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Scand Cardiovasc J. 2004 Aug;38(4):200-10.

Angioplasty and stents in coronary artery disease: a systematic review and meta-analysis.

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The University of Liverpool, Faculty of Medicine, Liverpool Reviews & Implementation Group, Liverpool, UK.



To undertake a systematic review of the clinical effectiveness of routine percutaneous transluminal coronary angioplasty (PTCA) plus stenting vs PTCA alone.


MEDLINE; EMBASE; Science Citation Index; The Cochrane Library; cardiovascular journals and conference proceedings; Internet resources (including industry supported web pages); and reference lists of included studies and relevant reviews.


Study selection included published and unpublished randomized controlled trials (RCTs) comparing the use of coronary stents to PTCA. Outcome measures assessed included death, acute myocardial infarction (AMI), event rate (such as major cardiac adverse events (MACE) or other composite measures), and binary restenosis (BR). Data extraction and quality assessment were conducted according to internationally recognized methods. Data synthesis included meta-analysis of assessed outcomes, reported as odds ratios (ORs).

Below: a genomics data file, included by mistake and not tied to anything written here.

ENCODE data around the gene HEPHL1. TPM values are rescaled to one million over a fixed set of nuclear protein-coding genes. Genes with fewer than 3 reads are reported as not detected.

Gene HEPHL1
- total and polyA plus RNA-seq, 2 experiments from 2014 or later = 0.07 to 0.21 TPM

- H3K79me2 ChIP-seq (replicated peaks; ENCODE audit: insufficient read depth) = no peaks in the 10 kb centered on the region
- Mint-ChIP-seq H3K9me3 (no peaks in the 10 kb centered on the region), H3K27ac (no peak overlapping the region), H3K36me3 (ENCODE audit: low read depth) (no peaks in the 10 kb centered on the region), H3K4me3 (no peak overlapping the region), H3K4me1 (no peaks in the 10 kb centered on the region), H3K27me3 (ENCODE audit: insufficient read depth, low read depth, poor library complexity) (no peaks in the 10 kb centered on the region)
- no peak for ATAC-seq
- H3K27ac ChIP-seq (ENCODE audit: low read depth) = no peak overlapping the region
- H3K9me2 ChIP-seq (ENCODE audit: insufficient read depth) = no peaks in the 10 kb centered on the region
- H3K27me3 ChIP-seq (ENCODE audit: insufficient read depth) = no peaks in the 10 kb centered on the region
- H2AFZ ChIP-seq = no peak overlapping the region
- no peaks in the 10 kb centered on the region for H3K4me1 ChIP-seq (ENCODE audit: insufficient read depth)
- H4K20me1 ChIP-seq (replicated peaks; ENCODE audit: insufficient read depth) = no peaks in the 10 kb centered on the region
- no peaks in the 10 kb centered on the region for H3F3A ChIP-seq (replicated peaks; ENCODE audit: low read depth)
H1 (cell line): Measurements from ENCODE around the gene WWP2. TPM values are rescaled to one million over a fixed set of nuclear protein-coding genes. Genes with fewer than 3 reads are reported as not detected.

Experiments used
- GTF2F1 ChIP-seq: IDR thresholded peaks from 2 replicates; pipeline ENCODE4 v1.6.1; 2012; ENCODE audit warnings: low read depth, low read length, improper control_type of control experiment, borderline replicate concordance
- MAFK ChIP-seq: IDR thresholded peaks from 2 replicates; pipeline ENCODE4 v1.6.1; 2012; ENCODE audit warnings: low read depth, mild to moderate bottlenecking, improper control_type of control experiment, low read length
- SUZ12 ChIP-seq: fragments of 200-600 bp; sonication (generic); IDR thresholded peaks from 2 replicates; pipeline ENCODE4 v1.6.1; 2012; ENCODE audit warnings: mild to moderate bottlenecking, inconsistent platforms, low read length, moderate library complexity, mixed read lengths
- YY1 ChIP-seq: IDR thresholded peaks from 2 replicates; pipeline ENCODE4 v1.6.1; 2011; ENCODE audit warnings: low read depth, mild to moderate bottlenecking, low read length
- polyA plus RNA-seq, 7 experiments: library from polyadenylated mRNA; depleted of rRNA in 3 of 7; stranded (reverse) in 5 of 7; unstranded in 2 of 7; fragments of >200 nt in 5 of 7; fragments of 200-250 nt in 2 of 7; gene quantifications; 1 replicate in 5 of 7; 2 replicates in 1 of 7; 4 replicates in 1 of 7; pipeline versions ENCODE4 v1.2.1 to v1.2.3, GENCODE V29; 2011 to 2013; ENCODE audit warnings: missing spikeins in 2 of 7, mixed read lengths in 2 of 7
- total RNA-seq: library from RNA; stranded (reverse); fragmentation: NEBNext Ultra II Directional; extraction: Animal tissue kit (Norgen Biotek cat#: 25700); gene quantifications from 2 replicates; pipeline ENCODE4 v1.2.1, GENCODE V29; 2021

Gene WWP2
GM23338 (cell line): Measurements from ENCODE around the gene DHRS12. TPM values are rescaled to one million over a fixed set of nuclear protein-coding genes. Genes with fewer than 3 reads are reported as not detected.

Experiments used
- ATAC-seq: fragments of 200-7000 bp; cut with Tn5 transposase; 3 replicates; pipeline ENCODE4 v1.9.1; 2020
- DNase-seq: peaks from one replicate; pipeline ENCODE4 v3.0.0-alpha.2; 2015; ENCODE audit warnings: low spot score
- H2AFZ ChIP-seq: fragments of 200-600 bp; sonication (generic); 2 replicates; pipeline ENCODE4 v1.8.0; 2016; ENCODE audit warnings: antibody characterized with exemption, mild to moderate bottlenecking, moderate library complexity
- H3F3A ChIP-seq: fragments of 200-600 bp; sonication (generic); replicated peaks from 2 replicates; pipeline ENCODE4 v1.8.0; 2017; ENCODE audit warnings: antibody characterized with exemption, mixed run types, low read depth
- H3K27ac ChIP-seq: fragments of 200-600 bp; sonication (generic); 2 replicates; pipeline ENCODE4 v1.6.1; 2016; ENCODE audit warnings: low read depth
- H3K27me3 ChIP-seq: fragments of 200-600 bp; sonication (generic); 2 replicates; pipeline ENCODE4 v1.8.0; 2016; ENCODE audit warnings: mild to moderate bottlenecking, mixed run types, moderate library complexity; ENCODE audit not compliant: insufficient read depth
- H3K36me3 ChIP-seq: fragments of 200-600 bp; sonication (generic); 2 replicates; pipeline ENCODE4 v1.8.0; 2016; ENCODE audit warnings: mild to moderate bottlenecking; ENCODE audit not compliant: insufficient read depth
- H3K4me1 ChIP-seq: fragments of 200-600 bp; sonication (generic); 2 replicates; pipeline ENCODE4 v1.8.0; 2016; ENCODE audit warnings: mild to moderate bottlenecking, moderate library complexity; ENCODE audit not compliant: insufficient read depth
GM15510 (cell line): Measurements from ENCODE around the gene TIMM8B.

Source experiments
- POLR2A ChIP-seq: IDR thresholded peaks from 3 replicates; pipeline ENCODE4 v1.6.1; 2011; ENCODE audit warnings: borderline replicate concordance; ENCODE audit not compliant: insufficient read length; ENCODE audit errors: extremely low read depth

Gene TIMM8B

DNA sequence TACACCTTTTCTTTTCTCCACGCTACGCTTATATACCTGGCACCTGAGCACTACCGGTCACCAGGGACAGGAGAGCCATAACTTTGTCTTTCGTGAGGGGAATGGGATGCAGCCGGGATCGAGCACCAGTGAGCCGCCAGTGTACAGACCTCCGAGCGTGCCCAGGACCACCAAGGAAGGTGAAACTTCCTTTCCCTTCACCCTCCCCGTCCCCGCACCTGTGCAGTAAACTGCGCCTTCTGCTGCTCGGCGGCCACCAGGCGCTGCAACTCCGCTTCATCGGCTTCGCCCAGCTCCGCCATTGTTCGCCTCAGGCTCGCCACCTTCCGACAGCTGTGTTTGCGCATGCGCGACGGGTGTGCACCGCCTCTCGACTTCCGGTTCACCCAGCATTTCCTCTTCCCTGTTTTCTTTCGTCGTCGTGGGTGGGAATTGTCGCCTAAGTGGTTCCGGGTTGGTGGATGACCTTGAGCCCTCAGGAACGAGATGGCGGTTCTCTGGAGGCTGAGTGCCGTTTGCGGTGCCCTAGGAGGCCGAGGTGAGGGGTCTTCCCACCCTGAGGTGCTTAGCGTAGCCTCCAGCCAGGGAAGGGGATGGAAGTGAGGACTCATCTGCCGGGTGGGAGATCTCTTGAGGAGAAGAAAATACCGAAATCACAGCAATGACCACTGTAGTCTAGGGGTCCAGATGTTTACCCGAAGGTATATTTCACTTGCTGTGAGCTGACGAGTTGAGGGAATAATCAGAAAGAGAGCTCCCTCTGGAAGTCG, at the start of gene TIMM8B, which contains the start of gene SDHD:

Fifty RCTs involving 16,500 patients met the inclusion criteria (39 full articles, 11 abstracts). Of these, 23 studies compared stenting with PTCA in patients with non-specific coronary artery disease (CAD), 11 compared stents with PTCA following AMI, 8 included patients with small coronary arteries and 8 included patients whose vessels had chronic total occlusion. There were no differences in rates of death or AMI. There were reductions in the rates of MACE (death, AMI or revascularization) with stents compared to PTCA (at 6 months, for non-specific group OR: 1.64, 95% CI 1.44-1.87; for AMI group OR: 2.36, 95% CI 1.92-2.89; for small vessel group OR: 1.38, 95% CI 1.10-1.74; at 12 months, for non-specific group OR: 1.31, 95% CI 1.11-1.55; for AMI OR: 2.26, 95% CI 1.47-3.46). Reporting of combined major adverse cardiac events was inconsistent across studies. Most events were revascularizations that may have been partly driven by protocol-required angiograms. Stents reduced BR rates at angiogram at 6 months compared to PTCA in all groups.


We found no differences in mortality or AMI, but the studies were not powered to identify changes in these endpoints. Coronary stenting is associated with reduced restenosis and combined adverse cardiac events, primarily revascularizations. However, the frequency of revascularization may have been distorted by protocol-dictated angiography.

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